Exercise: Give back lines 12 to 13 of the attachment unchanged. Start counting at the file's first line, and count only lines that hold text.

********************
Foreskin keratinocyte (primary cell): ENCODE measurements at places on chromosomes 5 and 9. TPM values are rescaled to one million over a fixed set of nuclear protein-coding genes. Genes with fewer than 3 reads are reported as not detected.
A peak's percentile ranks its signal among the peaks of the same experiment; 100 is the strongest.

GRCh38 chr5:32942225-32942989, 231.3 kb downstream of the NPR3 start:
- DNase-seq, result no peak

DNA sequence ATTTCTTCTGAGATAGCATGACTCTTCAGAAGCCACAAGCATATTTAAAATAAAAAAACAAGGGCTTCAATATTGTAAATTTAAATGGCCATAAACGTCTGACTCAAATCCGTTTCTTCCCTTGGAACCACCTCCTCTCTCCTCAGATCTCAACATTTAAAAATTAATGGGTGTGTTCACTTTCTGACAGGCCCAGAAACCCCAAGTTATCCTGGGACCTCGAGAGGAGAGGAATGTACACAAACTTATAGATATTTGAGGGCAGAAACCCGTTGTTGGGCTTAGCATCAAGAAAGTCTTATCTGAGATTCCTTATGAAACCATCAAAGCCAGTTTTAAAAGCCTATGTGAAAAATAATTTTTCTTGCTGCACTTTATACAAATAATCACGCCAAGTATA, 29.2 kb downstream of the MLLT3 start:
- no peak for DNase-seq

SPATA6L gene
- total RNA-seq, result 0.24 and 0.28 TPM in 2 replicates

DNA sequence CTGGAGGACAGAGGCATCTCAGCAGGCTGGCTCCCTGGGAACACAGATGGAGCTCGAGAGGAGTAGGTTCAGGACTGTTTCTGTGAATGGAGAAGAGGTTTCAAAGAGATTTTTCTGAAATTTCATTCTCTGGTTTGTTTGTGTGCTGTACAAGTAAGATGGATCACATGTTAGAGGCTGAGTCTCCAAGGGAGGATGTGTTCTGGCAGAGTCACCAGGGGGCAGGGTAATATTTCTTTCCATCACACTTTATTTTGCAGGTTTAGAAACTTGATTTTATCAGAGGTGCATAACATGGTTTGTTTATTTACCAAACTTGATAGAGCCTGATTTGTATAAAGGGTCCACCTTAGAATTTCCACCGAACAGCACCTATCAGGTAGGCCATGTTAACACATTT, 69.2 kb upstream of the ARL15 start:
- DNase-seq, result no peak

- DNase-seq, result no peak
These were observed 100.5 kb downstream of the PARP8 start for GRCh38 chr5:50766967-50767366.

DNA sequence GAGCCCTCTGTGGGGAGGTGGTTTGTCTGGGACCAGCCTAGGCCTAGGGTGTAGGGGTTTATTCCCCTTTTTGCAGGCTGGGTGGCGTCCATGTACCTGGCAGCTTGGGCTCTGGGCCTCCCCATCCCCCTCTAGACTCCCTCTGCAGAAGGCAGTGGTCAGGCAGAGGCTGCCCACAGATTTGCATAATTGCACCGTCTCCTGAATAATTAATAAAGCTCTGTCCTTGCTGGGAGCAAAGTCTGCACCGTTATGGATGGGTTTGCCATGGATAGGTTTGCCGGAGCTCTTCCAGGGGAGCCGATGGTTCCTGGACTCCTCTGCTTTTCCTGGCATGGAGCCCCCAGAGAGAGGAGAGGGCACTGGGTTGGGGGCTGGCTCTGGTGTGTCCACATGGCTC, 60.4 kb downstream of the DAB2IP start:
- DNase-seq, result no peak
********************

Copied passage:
These were observed 100.5 kb downstream of the PARP8 start for GRCh38 chr5:50766967-50767366.

DNA sequence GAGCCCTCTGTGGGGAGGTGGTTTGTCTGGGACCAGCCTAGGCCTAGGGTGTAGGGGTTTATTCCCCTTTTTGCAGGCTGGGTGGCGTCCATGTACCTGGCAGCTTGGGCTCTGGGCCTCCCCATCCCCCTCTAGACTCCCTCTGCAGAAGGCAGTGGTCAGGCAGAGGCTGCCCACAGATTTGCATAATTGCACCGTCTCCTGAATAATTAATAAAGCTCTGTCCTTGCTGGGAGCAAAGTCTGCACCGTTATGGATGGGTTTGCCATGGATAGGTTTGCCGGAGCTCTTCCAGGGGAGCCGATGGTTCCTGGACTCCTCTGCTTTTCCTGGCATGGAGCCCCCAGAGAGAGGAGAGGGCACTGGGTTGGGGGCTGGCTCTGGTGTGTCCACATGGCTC, 60.4 kb downstream of the DAB2IP start: